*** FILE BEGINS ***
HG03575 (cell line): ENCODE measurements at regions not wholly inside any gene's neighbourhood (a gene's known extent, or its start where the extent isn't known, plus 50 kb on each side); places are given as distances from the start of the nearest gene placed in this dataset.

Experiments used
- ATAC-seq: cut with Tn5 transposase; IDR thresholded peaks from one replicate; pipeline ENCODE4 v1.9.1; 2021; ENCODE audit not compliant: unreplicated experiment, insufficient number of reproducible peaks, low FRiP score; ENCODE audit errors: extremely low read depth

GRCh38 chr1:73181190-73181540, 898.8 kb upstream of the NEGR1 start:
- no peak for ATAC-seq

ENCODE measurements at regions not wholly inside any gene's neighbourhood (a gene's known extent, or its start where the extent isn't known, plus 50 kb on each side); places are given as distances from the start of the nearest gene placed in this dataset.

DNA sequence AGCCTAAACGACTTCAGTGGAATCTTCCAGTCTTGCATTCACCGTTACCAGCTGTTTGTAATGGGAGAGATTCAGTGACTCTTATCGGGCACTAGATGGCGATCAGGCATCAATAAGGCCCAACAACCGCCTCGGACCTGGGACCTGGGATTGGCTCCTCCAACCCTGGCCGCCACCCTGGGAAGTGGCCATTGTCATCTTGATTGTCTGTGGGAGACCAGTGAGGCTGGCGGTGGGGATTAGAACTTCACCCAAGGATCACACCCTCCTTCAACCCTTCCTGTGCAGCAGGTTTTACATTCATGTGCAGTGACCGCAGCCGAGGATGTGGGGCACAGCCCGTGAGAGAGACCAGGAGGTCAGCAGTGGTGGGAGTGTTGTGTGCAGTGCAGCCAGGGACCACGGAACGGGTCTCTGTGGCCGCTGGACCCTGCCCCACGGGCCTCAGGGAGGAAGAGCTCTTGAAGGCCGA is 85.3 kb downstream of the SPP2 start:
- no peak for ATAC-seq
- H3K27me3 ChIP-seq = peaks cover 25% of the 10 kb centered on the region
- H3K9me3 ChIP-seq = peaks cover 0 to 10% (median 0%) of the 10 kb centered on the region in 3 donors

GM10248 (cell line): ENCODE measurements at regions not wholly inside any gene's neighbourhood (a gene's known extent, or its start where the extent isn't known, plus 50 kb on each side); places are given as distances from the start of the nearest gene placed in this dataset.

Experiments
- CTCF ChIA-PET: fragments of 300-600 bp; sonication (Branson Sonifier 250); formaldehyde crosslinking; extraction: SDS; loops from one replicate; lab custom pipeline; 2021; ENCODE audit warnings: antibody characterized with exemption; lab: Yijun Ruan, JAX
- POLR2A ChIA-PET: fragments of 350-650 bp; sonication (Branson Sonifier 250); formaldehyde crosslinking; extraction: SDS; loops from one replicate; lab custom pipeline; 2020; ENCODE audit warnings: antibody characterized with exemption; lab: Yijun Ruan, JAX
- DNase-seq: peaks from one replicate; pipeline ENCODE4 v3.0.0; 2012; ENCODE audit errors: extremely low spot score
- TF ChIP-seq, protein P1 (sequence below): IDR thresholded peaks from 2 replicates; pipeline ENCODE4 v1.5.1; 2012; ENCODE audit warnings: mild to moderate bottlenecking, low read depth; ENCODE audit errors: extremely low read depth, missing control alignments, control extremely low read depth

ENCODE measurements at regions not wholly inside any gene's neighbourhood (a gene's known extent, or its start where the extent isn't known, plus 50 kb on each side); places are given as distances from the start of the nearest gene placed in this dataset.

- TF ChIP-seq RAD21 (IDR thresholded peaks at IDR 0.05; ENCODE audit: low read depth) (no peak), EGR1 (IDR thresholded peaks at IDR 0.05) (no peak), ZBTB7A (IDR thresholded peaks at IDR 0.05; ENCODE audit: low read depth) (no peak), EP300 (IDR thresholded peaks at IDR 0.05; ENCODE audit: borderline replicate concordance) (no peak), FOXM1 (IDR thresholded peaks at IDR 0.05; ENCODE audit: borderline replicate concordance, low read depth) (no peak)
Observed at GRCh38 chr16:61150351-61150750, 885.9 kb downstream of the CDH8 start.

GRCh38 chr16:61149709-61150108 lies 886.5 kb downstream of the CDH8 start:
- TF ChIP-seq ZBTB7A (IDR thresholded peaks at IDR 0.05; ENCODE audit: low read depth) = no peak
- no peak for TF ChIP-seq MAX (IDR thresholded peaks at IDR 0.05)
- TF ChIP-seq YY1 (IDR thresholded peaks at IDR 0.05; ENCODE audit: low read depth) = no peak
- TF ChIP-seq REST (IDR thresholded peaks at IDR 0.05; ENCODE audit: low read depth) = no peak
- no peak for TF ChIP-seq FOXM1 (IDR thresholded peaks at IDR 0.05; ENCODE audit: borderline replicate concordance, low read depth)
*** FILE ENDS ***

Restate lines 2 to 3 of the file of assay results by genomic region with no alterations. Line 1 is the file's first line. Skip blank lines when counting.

Experiments used
- ATAC-seq: cut with Tn5 transposase; IDR thresholded peaks from one replicate; pipeline ENCODE4 v1.9.1; 2021; ENCODE audit not compliant: unreplicated experiment, insufficient number of reproducible peaks, low FRiP score; ENCODE audit errors: extremely low read depth